Speech Acts: An Essay in the Philosophy of Language
Book: Speech Acts: An Essay in the Philosophy of Language
Written by: John R Searle
Published by: Cambridge University Press, 1969.
John Searle’s ‘Speech Acts: An essay in the Philosophy of Language’ amplifies Austin’s conceptualization of speech acts. The book delves into the simple yet complex questions— how do words relate to the world? How do words stand for things? What is the difference between a meaningful string of words and a meaningless one? The book deliberates over the philosophies of Wittgenstein, Austin, Strawson, Gottlob Frege, Stuart Mill and Russel. The book is divided into two main sections— the first section, ‘A Theory of Speech Acts’ complicates Austin’s theory of speech act and suggests that there are a series of analytic connections between the notion of speech acts— what the speaker means, what the sentence uttered means, what the speaker intends, what the hearer understands, and what the rules governing the linguistic elements are (p.21). The author argues that speaking a language is engaging in a (highly complex) rule-governed form of behavior (p.12), and explains the sense in which language is to be regarded as rule-governed.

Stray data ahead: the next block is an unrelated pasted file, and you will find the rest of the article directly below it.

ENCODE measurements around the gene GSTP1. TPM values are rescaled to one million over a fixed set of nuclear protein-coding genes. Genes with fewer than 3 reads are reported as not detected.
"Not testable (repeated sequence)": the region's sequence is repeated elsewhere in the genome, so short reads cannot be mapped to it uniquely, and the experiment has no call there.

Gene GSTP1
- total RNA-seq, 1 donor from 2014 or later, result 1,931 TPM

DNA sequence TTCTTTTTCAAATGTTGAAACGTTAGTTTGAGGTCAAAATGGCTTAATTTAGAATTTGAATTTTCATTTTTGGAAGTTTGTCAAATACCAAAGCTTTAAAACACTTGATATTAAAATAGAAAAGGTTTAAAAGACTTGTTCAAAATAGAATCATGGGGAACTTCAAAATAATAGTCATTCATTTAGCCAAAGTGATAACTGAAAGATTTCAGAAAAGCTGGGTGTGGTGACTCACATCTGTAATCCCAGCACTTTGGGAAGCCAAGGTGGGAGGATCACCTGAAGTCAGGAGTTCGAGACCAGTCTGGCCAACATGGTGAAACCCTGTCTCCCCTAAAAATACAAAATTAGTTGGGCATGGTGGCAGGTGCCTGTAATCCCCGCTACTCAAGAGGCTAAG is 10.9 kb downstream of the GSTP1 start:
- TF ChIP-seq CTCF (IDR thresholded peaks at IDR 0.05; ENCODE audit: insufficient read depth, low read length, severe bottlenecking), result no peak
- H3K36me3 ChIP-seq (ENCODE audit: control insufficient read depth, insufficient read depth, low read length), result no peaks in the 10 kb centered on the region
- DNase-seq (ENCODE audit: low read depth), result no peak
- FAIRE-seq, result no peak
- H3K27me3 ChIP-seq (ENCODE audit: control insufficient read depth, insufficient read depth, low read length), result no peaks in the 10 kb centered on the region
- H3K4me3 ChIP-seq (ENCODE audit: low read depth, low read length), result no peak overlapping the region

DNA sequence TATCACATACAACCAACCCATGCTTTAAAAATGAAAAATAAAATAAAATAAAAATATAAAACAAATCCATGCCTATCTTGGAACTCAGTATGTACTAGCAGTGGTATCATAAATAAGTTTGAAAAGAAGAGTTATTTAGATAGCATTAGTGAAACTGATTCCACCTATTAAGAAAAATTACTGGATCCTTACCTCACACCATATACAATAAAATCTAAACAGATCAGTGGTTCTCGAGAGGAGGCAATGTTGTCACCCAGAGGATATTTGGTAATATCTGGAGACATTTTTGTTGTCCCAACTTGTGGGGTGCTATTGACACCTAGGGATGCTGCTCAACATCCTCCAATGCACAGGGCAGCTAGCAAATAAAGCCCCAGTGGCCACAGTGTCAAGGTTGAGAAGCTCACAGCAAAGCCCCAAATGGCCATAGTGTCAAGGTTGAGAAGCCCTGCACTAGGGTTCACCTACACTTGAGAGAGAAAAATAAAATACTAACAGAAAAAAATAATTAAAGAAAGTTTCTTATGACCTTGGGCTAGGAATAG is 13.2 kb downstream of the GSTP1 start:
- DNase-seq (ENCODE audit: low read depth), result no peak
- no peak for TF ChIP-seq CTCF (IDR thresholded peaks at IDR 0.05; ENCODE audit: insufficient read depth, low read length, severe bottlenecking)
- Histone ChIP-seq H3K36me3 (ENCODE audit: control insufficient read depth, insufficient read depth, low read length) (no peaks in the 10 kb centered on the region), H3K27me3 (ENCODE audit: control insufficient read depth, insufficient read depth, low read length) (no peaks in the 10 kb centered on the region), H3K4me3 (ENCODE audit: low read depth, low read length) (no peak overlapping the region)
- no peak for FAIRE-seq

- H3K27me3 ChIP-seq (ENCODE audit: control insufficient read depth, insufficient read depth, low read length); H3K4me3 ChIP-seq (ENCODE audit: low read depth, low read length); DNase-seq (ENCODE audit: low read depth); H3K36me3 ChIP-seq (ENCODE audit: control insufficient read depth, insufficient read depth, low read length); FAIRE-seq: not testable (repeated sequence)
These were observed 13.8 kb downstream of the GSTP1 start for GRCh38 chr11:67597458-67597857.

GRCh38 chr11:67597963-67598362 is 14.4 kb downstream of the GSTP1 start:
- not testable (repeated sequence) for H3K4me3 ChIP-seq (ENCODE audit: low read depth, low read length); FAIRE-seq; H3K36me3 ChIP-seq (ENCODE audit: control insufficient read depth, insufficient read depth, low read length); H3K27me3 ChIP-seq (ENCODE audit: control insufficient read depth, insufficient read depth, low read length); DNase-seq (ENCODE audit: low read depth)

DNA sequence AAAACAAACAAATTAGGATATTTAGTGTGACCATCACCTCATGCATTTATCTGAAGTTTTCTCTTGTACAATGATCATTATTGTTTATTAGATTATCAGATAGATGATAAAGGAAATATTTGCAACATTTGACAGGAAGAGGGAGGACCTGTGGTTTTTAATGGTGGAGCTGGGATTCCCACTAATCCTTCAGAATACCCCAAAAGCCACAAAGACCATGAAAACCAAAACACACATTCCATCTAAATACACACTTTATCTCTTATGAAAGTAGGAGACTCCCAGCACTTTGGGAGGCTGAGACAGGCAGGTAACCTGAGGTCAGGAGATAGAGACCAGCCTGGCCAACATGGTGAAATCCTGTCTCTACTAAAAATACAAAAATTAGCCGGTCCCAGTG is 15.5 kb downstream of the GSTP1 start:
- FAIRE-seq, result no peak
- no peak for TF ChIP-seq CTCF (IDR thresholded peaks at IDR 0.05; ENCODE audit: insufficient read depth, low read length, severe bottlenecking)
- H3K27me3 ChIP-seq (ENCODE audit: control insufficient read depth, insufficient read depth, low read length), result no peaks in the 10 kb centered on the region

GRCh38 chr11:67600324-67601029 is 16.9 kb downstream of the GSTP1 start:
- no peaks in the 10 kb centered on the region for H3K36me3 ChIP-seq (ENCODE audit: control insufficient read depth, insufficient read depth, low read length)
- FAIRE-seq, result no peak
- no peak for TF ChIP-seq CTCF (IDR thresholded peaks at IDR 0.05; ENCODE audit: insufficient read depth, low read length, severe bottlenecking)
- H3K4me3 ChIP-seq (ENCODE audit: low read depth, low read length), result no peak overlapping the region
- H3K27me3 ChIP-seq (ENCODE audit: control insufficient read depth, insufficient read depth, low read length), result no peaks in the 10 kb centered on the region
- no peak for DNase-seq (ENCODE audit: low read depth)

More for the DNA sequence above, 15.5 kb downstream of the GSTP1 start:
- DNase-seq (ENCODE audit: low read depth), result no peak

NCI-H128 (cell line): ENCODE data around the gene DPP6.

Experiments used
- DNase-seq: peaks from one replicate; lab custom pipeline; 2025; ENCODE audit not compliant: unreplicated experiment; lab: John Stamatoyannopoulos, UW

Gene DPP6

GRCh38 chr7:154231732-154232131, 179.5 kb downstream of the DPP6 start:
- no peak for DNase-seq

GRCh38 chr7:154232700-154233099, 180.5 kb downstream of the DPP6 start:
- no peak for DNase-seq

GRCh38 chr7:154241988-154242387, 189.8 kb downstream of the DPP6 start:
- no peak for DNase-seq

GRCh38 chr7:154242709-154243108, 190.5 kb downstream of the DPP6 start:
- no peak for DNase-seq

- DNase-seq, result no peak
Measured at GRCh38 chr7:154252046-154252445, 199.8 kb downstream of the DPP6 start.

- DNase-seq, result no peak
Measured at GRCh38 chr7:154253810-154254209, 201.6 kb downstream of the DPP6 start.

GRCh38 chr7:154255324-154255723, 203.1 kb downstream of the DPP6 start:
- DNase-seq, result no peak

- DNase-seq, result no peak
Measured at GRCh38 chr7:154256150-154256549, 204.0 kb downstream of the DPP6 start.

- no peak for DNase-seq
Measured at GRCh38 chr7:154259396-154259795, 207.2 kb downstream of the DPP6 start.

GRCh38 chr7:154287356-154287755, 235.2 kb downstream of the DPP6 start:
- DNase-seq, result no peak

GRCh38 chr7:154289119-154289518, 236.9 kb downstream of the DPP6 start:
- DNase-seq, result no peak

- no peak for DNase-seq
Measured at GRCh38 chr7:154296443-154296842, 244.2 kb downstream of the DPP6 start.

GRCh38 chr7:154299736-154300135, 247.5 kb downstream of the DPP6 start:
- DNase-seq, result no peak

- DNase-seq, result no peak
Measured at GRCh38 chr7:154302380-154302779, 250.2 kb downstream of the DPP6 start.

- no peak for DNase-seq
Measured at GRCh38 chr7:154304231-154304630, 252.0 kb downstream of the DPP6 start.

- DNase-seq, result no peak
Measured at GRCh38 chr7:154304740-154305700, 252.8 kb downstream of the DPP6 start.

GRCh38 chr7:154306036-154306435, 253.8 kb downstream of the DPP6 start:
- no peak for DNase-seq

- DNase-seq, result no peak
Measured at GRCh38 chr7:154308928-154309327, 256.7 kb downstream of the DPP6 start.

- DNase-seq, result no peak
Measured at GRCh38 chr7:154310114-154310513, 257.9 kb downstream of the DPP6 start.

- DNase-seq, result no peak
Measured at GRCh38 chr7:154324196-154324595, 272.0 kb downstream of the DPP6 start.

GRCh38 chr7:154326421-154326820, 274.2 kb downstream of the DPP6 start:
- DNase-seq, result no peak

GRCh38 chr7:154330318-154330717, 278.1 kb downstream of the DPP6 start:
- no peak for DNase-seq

The second part of the book, ‘Some Applications of the Theory’, applies the speech act theories to the clarification of various fallacies in philosophy, and to the solution of certain philosophical problems. The section deals with the fallacies such as ‘naturalistic fallacy’, ‘speech act fallacy’, and ‘assertion fallacy’. This section further considers how theory of reference advanced, engaging Russel’s theory of definite descriptions and the meaning of proper names. In the course of discussing the propositional act, Searle examines the idea of reference.
“When I say that speaking a language is engaging in a rule governed form of behavior, I am not especially concerned with the particular conventions one invokes in speaking this language or that (and it is primarily for this reason that my investigation differs fundamentally from linguistics, construed as an examination of the actual structure of natural human languages) but the underlying rules which the conventions manifest or realize…(p.41)”Speech Acts- An Essay in the Philosophy of Language